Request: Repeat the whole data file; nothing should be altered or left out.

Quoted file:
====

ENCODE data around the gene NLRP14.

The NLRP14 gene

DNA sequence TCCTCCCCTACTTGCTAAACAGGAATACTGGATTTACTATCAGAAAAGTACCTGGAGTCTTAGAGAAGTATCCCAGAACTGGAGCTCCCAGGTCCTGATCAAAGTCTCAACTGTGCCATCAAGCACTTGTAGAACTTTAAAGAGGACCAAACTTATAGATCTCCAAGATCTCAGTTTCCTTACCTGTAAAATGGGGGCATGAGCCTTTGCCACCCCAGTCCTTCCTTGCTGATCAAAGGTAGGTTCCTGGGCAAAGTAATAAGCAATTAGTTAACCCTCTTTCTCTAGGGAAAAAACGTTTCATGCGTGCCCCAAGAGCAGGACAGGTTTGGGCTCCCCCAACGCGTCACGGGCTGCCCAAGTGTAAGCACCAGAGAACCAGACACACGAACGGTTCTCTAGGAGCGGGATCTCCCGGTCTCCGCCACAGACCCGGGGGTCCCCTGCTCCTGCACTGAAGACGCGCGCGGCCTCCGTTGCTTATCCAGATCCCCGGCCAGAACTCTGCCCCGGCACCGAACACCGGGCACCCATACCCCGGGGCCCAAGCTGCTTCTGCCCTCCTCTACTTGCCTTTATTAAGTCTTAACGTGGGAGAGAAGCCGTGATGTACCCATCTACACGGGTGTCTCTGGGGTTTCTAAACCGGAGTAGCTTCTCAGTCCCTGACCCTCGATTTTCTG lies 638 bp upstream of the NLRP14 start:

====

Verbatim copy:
ENCODE data around the gene NLRP14.

The NLRP14 gene

DNA sequence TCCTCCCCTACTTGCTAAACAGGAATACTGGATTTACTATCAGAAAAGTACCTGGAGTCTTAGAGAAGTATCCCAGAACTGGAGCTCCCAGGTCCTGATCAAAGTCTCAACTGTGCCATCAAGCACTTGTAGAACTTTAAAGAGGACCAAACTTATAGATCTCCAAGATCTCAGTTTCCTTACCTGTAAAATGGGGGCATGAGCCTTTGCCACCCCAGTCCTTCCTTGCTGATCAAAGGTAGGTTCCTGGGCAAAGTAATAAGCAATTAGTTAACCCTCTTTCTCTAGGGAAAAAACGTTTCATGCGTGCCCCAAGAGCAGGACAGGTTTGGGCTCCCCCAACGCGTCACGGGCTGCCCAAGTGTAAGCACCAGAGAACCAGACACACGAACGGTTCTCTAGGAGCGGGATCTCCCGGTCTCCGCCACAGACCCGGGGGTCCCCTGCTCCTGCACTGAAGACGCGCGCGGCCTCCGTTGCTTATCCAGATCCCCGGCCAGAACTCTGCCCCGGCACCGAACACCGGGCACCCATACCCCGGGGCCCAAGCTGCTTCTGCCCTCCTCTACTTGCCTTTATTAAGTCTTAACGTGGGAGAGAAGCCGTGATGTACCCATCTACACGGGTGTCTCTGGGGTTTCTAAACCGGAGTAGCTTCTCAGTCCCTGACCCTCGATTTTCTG lies 638 bp upstream of the NLRP14 start: